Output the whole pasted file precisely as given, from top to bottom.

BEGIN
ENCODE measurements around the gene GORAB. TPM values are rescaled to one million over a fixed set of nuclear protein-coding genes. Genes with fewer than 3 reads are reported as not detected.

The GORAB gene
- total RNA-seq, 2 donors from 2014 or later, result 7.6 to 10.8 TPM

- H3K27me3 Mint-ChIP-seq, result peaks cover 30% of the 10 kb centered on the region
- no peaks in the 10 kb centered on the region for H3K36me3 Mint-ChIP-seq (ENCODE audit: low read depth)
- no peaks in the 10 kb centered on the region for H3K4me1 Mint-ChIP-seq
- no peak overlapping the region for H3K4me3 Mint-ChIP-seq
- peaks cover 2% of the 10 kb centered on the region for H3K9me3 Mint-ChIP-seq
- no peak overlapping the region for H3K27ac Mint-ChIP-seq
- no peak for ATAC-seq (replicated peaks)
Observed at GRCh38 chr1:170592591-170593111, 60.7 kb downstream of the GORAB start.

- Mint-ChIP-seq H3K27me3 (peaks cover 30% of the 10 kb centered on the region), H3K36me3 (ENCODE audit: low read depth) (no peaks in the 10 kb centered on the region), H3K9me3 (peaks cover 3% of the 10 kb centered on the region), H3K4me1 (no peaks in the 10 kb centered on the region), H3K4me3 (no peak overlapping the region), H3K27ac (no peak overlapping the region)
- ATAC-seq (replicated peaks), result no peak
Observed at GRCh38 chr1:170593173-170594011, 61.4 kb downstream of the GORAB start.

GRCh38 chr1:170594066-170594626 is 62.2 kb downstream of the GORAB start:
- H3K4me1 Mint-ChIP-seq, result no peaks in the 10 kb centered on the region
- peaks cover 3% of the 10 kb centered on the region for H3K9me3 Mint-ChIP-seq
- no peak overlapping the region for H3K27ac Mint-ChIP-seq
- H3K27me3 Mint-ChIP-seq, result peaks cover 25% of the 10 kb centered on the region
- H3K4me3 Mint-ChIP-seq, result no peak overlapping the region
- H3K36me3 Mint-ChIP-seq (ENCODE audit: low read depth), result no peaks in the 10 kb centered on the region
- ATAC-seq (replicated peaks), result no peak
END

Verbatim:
ENCODE measurements around the gene GORAB. TPM values are rescaled to one million over a fixed set of nuclear protein-coding genes. Genes with fewer than 3 reads are reported as not detected.

The GORAB gene
- total RNA-seq, 2 donors from 2014 or later, result 7.6 to 10.8 TPM

- H3K27me3 Mint-ChIP-seq, result peaks cover 30% of the 10 kb centered on the region
- no peaks in the 10 kb centered on the region for H3K36me3 Mint-ChIP-seq (ENCODE audit: low read depth)
- no peaks in the 10 kb centered on the region for H3K4me1 Mint-ChIP-seq
- no peak overlapping the region for H3K4me3 Mint-ChIP-seq
- peaks cover 2% of the 10 kb centered on the region for H3K9me3 Mint-ChIP-seq
- no peak overlapping the region for H3K27ac Mint-ChIP-seq
- no peak for ATAC-seq (replicated peaks)
Observed at GRCh38 chr1:170592591-170593111, 60.7 kb downstream of the GORAB start.

- Mint-ChIP-seq H3K27me3 (peaks cover 30% of the 10 kb centered on the region), H3K36me3 (ENCODE audit: low read depth) (no peaks in the 10 kb centered on the region), H3K9me3 (peaks cover 3% of the 10 kb centered on the region), H3K4me1 (no peaks in the 10 kb centered on the region), H3K4me3 (no peak overlapping the region), H3K27ac (no peak overlapping the region)
- ATAC-seq (replicated peaks), result no peak
Observed at GRCh38 chr1:170593173-170594011, 61.4 kb downstream of the GORAB start.

GRCh38 chr1:170594066-170594626 is 62.2 kb downstream of the GORAB start:
- H3K4me1 Mint-ChIP-seq, result no peaks in the 10 kb centered on the region
- peaks cover 3% of the 10 kb centered on the region for H3K9me3 Mint-ChIP-seq
- no peak overlapping the region for H3K27ac Mint-ChIP-seq
- H3K27me3 Mint-ChIP-seq, result peaks cover 25% of the 10 kb centered on the region
- H3K4me3 Mint-ChIP-seq, result no peak overlapping the region
- H3K36me3 Mint-ChIP-seq (ENCODE audit: low read depth), result no peaks in the 10 kb centered on the region
- ATAC-seq (replicated peaks), result no peak